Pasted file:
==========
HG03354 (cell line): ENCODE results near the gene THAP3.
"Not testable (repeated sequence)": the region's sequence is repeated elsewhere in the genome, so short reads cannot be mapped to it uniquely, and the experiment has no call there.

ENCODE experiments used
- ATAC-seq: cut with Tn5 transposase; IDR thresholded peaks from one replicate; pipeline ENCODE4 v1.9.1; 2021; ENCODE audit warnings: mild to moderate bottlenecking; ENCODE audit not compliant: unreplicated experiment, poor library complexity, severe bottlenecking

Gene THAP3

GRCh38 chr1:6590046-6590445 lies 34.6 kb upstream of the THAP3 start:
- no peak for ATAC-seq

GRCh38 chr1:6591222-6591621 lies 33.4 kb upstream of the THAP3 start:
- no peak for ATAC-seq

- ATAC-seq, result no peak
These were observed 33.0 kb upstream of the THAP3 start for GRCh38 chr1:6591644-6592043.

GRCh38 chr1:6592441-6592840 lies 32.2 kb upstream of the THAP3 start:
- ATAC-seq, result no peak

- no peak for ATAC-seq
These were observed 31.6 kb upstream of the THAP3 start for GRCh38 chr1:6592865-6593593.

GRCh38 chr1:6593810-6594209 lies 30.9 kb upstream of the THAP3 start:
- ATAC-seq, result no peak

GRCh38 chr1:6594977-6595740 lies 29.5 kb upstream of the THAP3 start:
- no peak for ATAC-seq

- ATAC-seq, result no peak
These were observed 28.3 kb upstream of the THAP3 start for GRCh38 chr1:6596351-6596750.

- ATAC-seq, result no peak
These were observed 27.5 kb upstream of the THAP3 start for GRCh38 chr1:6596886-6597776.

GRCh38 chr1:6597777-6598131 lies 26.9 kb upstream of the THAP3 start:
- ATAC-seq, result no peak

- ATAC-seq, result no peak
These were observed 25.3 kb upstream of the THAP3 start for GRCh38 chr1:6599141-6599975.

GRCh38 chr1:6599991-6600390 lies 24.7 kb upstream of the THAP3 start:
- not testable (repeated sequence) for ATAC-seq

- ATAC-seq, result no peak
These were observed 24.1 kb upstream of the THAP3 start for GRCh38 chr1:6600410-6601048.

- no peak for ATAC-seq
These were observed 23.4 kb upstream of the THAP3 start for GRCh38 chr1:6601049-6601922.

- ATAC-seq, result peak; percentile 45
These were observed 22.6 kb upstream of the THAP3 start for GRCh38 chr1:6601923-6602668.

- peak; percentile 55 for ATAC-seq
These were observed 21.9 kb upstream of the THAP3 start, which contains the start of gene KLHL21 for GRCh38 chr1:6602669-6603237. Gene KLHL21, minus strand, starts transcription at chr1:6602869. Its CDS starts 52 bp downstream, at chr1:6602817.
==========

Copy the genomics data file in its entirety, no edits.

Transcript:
HG03354 (cell line): ENCODE results near the gene THAP3.
"Not testable (repeated sequence)": the region's sequence is repeated elsewhere in the genome, so short reads cannot be mapped to it uniquely, and the experiment has no call there.

ENCODE experiments used
- ATAC-seq: cut with Tn5 transposase; IDR thresholded peaks from one replicate; pipeline ENCODE4 v1.9.1; 2021; ENCODE audit warnings: mild to moderate bottlenecking; ENCODE audit not compliant: unreplicated experiment, poor library complexity, severe bottlenecking

Gene THAP3

GRCh38 chr1:6590046-6590445 lies 34.6 kb upstream of the THAP3 start:
- no peak for ATAC-seq

GRCh38 chr1:6591222-6591621 lies 33.4 kb upstream of the THAP3 start:
- no peak for ATAC-seq

- ATAC-seq, result no peak
These were observed 33.0 kb upstream of the THAP3 start for GRCh38 chr1:6591644-6592043.

GRCh38 chr1:6592441-6592840 lies 32.2 kb upstream of the THAP3 start:
- ATAC-seq, result no peak

- no peak for ATAC-seq
These were observed 31.6 kb upstream of the THAP3 start for GRCh38 chr1:6592865-6593593.

GRCh38 chr1:6593810-6594209 lies 30.9 kb upstream of the THAP3 start:
- ATAC-seq, result no peak

GRCh38 chr1:6594977-6595740 lies 29.5 kb upstream of the THAP3 start:
- no peak for ATAC-seq

- ATAC-seq, result no peak
These were observed 28.3 kb upstream of the THAP3 start for GRCh38 chr1:6596351-6596750.

- ATAC-seq, result no peak
These were observed 27.5 kb upstream of the THAP3 start for GRCh38 chr1:6596886-6597776.

GRCh38 chr1:6597777-6598131 lies 26.9 kb upstream of the THAP3 start:
- ATAC-seq, result no peak

- ATAC-seq, result no peak
These were observed 25.3 kb upstream of the THAP3 start for GRCh38 chr1:6599141-6599975.

GRCh38 chr1:6599991-6600390 lies 24.7 kb upstream of the THAP3 start:
- not testable (repeated sequence) for ATAC-seq

- ATAC-seq, result no peak
These were observed 24.1 kb upstream of the THAP3 start for GRCh38 chr1:6600410-6601048.

- no peak for ATAC-seq
These were observed 23.4 kb upstream of the THAP3 start for GRCh38 chr1:6601049-6601922.

- ATAC-seq, result peak; percentile 45
These were observed 22.6 kb upstream of the THAP3 start for GRCh38 chr1:6601923-6602668.

- peak; percentile 55 for ATAC-seq
These were observed 21.9 kb upstream of the THAP3 start, which contains the start of gene KLHL21 for GRCh38 chr1:6602669-6603237. Gene KLHL21, minus strand, starts transcription at chr1:6602869. Its CDS starts 52 bp downstream, at chr1:6602817.